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verb (used without object), rotted, rotting.
to undergo decomposition; decay.
to deteriorate, disintegrate, fall, or become weak due to decay (often followed by away, from, off, etc.).
to languish, as in confinement.
to become morally corrupt or offensive.
verb (used with object), rotted, rotting.
to cause to rot: Dampness rots wood.
to cause moral decay in; cause to become morally corrupt.
to ret (flax, hemp, etc.).
the process of rotting.
the state of being rotten; decay; putrefaction: the rot of an old house.
rotting or rotten matter: the rot and waste of a swamp.
moral or social decay or corruption.
Pathology. any disease characterized by decay.
Plant Pathology.
any of various forms of decay produced by fungi or bacteria.
any disease so characterized.
Veterinary Pathology. a bacterial infection of sheep and cattle characterized by decay of the hoofs, caused by Fusobacterium necrophorum in cattle and Bacteroides nodosus in sheep.
(used to express disagreement, distaste, or disgust.)

before 900; (v.) Middle English rot(t)en, Old English rotian, cognate with Frisian rotsje, Dutch rotten; (noun) Middle English, perhaps < Old Norse rot (perhaps partly derivative of the v.); cf. ret, rotten)

half-rotted, adjective
unrotted, adjective

1. mold, molder, putrefy, spoil. See decay. 9. decomposition, mold.

4, 6. purify. Unabridged
Based on the Random House Dictionary, © Random House, Inc. 2015.
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World English Dictionary
rot1 (rɒt)
vb , rots, rotting, rotted
1.  to decay or cause to decay as a result of bacterial or fungal action
2.  (intr; usually foll by off or away) to fall or crumble (off) or break (away), as from natural decay, corrosive action, or long use
3.  (intr) to become weak, debilitated, or depressed through inertia, confinement, etc; languish: rotting in prison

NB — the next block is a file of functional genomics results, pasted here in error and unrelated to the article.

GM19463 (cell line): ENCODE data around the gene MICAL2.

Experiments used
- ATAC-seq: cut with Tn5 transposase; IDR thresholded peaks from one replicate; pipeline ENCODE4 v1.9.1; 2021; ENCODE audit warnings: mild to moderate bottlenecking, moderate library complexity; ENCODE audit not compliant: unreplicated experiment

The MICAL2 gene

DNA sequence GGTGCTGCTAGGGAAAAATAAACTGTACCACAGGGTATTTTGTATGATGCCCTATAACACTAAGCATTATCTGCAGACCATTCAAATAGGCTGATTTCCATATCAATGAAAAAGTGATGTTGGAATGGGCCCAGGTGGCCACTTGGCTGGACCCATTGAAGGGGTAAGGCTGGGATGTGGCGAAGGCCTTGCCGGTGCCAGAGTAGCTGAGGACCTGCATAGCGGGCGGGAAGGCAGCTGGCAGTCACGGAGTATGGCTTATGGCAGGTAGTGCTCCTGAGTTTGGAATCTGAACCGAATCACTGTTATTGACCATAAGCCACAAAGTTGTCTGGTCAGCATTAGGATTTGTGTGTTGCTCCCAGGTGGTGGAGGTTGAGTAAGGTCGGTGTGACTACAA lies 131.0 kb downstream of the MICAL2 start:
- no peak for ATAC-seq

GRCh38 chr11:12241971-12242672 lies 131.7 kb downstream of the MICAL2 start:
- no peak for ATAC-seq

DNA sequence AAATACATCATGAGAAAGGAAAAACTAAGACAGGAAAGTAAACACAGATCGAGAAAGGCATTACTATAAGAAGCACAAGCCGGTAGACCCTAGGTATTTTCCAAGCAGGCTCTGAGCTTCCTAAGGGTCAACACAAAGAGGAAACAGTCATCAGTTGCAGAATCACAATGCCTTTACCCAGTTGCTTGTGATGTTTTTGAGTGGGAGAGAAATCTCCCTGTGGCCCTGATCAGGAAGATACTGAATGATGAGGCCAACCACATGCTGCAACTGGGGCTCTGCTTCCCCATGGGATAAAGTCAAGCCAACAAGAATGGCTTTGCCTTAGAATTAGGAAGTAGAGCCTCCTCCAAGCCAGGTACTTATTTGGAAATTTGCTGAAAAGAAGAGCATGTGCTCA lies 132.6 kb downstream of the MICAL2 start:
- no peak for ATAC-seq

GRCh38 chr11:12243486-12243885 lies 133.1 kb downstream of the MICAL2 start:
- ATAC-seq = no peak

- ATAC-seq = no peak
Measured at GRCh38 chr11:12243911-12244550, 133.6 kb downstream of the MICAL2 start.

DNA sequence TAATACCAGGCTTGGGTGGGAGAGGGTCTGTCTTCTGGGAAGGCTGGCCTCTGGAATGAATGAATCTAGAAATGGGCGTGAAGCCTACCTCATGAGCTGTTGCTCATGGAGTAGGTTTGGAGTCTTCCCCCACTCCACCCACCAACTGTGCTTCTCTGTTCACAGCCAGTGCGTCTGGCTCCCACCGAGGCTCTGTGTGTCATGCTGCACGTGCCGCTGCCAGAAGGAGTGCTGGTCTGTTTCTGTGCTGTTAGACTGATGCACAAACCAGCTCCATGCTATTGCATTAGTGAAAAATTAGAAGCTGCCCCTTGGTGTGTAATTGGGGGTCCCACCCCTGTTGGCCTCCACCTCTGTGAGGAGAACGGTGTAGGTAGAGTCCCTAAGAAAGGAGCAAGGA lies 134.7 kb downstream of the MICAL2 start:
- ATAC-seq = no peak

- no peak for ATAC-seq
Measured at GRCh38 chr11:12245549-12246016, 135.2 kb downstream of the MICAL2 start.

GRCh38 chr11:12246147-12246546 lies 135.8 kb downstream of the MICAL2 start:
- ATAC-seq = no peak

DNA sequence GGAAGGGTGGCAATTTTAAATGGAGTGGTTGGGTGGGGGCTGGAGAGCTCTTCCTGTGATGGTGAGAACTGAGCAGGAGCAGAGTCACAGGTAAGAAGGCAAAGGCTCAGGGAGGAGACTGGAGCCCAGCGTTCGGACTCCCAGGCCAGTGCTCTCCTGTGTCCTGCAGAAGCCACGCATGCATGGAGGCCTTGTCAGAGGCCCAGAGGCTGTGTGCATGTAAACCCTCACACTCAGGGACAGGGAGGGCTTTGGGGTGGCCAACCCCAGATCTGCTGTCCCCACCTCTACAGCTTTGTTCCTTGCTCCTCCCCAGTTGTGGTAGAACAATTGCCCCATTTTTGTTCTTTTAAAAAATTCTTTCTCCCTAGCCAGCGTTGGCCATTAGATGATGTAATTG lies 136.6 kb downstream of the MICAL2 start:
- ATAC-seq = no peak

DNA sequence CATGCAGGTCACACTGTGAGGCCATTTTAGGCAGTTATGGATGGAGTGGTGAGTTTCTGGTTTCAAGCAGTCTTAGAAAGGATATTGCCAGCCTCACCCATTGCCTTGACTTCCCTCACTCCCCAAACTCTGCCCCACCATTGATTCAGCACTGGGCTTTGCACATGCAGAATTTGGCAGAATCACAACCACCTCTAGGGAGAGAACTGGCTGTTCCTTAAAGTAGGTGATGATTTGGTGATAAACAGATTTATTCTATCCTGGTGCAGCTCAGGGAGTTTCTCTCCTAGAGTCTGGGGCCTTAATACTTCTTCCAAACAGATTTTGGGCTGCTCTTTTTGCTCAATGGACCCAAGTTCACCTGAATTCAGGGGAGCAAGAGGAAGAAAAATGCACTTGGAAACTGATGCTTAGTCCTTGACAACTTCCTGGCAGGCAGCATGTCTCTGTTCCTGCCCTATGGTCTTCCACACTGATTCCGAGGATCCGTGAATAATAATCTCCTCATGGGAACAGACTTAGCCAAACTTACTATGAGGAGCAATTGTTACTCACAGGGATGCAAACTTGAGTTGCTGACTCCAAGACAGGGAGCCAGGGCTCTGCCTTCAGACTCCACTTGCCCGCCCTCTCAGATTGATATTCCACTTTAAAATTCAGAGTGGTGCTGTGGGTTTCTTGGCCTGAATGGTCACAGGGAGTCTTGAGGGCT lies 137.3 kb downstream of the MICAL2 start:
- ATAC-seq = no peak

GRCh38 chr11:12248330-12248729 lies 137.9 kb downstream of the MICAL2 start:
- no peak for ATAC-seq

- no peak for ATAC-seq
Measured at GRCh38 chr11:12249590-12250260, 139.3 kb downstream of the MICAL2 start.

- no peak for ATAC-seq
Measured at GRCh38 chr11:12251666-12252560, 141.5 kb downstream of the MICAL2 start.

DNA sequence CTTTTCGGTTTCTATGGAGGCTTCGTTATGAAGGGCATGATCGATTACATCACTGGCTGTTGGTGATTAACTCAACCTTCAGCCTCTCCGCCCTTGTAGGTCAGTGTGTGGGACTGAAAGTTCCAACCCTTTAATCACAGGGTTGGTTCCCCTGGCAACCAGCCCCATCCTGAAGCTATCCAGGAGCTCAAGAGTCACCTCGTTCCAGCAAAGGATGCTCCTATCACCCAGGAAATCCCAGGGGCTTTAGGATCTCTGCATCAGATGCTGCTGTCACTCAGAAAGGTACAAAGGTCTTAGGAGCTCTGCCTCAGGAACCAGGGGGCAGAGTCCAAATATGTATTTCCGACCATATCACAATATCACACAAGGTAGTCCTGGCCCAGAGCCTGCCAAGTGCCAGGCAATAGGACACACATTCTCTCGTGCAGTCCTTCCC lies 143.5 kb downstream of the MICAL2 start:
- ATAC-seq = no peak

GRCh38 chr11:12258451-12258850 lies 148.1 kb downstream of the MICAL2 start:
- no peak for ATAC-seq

4.  to become or cause to become morally corrupt or degenerate
5.  (tr) textiles another word for ret
6.  the process of rotting or the state of being rotten
7.  something decomposed, disintegrated, or degenerateRelated: putrid
8.  short for dry rot
9.  pathol any putrefactive decomposition of tissues
10.  a condition in plants characterized by breakdown and decay of tissues, caused by bacteria, fungi, etc
11.  vet science a contagious fungal disease of the feet of sheep characterized by inflammation, swelling, a foul-smelling discharge, and lameness
12.  (also interjection) nonsense; rubbish
Related: putrid
[Old English rotian (vb); related to Old Norse rotna. C13 (noun), from Scandinavian]

abbreviation for
rotation (of a mathematical function)

Collins English Dictionary - Complete & Unabridged 10th Edition
2009 © William Collins Sons & Co. Ltd. 1979, 1986 © HarperCollins
Publishers 1998, 2000, 2003, 2005, 2006, 2007, 2009
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Word Origin & History

O.E. rotian "to decay," from P.Gmc. *rutjan (cf. O.S. roton, O.N. rotna, O.Fris. rotia, M.Du. roten, O.H.G. rozzen "to rot," Ger. rößen "to steep flax"), from stem *rut-. The noun (c.1300) probably is of Scand. origin (cf. Icel. rot, Swed. röta, Dan. røde "decay, putrefaction"),
and is related to the verb. Slang noun sense of "rubbish, trash" is from 1848. Rotgut "unwholesome liquor" is from 1633; rotter "one who is objectionable on moral grounds" is 1894 slang.
Online Etymology Dictionary, © 2010 Douglas Harper
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American Heritage
Science Dictionary
rot   (rŏt)  Pronunciation Key 
Verb   To undergo decomposition, especially organic decomposition; decay.

Noun   Any of several plant diseases characterized by the breakdown of tissue and caused by various bacteria or fungi.
The American Heritage® Science Dictionary
Copyright © 2002. Published by Houghton Mifflin. All rights reserved.
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American Heritage
Abbreviations & Acronyms
  1. registered options trader

  2. right occipitotransverse (position)

The American Heritage® Abbreviations Dictionary, Third Edition
Copyright © 2005 by Houghton Mifflin Company.
Published by Houghton Mifflin Company. All rights reserved.
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